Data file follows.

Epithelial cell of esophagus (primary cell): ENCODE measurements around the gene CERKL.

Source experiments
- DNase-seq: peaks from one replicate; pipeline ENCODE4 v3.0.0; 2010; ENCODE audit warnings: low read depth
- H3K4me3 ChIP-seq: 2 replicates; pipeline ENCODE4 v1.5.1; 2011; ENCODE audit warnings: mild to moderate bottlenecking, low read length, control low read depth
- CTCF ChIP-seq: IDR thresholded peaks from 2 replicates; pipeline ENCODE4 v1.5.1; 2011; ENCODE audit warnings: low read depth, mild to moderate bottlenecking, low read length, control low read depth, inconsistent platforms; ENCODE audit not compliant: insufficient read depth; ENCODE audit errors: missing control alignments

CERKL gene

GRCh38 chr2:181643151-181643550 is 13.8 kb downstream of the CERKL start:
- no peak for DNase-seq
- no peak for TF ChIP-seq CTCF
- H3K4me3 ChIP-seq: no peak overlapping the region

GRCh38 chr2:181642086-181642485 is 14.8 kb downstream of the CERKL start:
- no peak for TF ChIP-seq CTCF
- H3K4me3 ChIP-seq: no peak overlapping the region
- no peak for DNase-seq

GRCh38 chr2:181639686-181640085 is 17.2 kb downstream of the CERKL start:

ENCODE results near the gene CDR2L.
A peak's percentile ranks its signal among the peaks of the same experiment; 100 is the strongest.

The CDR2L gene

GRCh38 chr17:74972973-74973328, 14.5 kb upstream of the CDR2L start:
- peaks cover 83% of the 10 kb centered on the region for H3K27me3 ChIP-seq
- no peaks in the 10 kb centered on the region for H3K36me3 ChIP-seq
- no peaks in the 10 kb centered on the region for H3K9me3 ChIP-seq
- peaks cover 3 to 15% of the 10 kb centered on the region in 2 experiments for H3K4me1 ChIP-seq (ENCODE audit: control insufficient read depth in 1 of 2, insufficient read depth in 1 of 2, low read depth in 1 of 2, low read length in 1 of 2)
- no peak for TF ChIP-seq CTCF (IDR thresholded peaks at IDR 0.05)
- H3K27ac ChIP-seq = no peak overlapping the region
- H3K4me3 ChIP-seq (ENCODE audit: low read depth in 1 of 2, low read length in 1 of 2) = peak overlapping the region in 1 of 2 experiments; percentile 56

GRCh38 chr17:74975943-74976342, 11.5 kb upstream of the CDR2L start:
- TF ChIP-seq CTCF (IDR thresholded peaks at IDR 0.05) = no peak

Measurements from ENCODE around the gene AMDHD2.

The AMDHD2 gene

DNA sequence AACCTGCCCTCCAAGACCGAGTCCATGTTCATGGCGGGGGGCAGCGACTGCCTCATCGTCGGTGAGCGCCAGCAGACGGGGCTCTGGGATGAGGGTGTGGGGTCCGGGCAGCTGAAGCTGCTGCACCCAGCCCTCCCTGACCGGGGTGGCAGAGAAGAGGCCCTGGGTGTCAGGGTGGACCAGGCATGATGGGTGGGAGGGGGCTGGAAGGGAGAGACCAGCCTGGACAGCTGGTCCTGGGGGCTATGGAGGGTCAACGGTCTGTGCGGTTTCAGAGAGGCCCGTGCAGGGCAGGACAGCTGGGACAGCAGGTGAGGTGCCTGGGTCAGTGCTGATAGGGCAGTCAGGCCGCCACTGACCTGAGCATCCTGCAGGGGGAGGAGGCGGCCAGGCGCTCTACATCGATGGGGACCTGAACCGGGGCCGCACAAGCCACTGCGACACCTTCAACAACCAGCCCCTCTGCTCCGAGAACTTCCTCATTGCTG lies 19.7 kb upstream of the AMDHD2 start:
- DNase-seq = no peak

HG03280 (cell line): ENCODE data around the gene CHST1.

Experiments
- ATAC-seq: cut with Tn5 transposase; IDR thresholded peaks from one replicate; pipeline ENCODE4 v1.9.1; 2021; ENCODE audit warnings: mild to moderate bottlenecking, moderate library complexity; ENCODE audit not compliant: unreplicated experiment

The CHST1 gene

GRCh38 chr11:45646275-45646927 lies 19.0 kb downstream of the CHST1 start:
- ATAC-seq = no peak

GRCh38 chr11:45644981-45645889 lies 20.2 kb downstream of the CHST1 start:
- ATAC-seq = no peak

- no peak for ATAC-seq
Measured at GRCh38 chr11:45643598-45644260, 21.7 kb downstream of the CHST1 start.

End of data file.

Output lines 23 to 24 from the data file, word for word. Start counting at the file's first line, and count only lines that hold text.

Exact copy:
- peaks cover 3 to 15% of the 10 kb centered on the region in 2 experiments for H3K4me1 ChIP-seq (ENCODE audit: control insufficient read depth in 1 of 2, insufficient read depth in 1 of 2, low read depth in 1 of 2, low read length in 1 of 2)
- no peak for TF ChIP-seq CTCF (IDR thresholded peaks at IDR 0.05)